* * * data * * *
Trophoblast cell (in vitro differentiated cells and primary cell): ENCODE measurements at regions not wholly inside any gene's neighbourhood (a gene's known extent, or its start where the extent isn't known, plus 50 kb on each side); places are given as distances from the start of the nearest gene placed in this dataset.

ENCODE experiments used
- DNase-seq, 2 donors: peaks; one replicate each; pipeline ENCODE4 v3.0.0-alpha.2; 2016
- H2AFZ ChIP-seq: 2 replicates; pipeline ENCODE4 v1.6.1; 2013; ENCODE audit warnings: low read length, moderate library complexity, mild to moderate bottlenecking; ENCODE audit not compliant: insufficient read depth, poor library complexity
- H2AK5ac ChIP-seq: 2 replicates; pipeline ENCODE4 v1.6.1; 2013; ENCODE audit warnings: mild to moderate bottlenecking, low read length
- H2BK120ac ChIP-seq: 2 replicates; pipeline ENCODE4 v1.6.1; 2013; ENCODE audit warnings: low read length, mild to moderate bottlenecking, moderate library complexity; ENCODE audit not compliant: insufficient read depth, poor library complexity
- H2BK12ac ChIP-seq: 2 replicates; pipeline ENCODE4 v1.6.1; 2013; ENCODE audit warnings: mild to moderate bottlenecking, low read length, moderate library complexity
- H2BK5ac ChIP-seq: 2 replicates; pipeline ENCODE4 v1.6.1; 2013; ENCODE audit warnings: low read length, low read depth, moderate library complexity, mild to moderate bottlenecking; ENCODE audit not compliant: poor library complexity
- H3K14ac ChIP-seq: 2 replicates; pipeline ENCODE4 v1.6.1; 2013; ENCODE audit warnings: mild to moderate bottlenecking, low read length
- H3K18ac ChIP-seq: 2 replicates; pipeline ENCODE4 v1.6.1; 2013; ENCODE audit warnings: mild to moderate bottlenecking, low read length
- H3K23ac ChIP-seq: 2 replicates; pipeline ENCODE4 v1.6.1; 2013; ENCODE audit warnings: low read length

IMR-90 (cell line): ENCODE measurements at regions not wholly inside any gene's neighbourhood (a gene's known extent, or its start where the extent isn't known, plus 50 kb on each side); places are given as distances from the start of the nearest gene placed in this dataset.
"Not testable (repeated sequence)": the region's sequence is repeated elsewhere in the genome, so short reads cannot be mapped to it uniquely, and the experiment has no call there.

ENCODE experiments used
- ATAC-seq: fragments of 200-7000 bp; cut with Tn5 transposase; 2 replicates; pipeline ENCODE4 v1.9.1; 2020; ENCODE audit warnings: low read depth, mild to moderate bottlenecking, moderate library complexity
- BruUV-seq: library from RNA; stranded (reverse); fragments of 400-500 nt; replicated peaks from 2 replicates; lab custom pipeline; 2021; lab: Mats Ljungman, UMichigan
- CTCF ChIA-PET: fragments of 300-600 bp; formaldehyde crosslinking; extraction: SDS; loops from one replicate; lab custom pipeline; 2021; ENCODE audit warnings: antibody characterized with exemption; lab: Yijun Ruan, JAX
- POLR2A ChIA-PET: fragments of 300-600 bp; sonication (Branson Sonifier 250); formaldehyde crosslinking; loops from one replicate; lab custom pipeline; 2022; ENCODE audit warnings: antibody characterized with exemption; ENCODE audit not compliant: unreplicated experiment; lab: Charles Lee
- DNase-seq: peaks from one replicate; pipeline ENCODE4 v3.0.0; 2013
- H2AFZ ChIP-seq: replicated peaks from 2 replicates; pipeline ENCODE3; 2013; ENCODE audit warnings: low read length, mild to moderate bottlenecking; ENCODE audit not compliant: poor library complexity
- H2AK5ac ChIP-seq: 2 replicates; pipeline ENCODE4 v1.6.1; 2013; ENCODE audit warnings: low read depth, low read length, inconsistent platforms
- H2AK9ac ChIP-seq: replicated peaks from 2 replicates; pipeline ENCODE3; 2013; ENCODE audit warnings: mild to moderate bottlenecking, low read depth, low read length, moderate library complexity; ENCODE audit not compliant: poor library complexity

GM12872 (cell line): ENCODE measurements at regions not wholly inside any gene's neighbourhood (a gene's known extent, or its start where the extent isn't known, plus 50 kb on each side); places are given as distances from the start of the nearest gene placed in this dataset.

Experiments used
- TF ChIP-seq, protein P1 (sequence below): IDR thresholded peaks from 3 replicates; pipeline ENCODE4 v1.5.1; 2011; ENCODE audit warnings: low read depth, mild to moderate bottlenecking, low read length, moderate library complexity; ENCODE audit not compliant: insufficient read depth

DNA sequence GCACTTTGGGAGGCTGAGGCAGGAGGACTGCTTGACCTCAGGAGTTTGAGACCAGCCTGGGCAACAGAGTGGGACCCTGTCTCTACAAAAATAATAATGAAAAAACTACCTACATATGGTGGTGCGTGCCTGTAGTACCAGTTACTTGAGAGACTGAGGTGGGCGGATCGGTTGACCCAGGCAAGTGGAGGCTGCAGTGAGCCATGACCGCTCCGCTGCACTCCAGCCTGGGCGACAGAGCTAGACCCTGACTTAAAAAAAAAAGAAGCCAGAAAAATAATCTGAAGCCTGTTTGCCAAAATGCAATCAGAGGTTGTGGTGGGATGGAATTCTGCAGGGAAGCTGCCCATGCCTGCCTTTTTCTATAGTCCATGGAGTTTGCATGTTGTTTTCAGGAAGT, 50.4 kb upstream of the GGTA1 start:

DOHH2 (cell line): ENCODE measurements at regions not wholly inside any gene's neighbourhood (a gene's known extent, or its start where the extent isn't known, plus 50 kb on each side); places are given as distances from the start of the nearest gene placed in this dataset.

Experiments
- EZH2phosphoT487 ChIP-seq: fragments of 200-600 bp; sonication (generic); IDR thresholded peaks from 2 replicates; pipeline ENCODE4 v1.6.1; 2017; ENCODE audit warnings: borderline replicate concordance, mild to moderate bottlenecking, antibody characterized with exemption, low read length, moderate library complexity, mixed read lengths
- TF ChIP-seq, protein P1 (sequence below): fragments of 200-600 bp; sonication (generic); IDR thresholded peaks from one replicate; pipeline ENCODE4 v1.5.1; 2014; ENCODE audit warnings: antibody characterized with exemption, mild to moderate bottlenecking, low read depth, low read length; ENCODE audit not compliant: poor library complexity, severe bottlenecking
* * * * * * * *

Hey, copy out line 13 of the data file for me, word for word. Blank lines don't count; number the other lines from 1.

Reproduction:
"Not testable (repeated sequence)": the region's sequence is repeated elsewhere in the genome, so short reads cannot be mapped to it uniquely, and the experiment has no call there.